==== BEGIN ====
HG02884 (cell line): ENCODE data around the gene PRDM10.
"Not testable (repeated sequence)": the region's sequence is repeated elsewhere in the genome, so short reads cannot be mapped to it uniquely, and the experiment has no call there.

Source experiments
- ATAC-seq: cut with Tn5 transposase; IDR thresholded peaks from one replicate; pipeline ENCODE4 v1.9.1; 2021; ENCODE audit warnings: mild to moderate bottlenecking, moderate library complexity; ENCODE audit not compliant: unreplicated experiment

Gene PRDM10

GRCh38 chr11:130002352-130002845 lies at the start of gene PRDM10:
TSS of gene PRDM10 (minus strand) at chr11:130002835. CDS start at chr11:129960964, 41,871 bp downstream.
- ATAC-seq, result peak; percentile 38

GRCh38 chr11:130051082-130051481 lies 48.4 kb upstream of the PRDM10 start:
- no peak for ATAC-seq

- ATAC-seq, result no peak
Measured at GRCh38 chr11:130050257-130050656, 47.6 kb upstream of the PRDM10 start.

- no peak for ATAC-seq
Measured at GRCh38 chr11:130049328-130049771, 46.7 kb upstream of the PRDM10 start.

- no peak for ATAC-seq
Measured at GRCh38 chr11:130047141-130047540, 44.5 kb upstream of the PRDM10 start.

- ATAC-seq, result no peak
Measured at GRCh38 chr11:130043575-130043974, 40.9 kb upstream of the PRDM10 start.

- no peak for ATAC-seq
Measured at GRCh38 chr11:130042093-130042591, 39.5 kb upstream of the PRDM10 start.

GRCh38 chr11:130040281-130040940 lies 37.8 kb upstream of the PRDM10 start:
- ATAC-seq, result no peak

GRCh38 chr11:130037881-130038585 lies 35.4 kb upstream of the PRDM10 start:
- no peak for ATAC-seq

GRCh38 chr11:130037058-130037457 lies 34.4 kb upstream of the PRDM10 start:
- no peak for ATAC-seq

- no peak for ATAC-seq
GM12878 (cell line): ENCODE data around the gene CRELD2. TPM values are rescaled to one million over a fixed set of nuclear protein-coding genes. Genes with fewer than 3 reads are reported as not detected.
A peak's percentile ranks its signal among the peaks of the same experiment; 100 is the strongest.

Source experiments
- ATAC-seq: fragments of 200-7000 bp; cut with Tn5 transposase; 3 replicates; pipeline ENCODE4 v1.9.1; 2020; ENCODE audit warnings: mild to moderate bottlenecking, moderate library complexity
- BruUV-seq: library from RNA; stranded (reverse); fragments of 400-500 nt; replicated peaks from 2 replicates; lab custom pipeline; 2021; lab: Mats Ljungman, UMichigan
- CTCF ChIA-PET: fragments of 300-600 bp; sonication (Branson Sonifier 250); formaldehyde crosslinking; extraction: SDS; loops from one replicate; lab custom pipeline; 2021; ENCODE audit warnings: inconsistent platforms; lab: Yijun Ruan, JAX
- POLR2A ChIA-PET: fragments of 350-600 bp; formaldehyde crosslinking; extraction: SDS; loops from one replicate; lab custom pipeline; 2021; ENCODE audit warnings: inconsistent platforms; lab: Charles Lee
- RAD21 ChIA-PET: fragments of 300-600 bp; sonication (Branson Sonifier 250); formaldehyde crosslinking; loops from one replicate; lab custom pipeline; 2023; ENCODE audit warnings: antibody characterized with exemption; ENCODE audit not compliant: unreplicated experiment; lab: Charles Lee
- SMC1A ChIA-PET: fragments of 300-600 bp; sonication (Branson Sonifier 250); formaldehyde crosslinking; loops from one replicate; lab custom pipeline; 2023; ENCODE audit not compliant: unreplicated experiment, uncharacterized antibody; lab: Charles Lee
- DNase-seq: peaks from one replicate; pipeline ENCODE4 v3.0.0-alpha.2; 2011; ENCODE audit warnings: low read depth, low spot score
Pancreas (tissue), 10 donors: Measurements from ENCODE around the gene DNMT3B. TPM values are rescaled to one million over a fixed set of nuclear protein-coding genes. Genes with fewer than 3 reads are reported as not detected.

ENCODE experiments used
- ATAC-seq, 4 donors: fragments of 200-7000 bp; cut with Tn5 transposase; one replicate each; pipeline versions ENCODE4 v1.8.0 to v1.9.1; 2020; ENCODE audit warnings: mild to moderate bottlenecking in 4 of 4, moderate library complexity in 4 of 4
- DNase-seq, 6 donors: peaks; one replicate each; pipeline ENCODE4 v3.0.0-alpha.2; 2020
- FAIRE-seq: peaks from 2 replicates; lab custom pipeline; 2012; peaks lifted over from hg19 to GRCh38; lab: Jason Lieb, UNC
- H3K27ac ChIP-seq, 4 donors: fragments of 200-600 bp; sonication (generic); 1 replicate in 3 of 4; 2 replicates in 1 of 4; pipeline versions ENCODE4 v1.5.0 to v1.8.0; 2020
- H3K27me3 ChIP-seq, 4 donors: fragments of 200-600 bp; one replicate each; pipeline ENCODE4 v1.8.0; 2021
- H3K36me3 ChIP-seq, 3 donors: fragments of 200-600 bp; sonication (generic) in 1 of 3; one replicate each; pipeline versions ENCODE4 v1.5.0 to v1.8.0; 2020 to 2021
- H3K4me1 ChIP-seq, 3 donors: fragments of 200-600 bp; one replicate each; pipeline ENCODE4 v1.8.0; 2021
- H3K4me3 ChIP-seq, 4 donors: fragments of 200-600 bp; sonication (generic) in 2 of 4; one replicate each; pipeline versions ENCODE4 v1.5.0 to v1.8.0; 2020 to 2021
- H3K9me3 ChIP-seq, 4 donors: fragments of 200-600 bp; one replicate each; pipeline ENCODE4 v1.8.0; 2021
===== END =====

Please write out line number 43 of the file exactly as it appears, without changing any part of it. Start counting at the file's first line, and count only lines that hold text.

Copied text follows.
- H3K27ac ChIP-seq, 4 donors: fragments of 200-600 bp; sonication (generic); 1 replicate in 3 of 4; 2 replicates in 1 of 4; pipeline versions ENCODE4 v1.5.0 to v1.8.0; 2020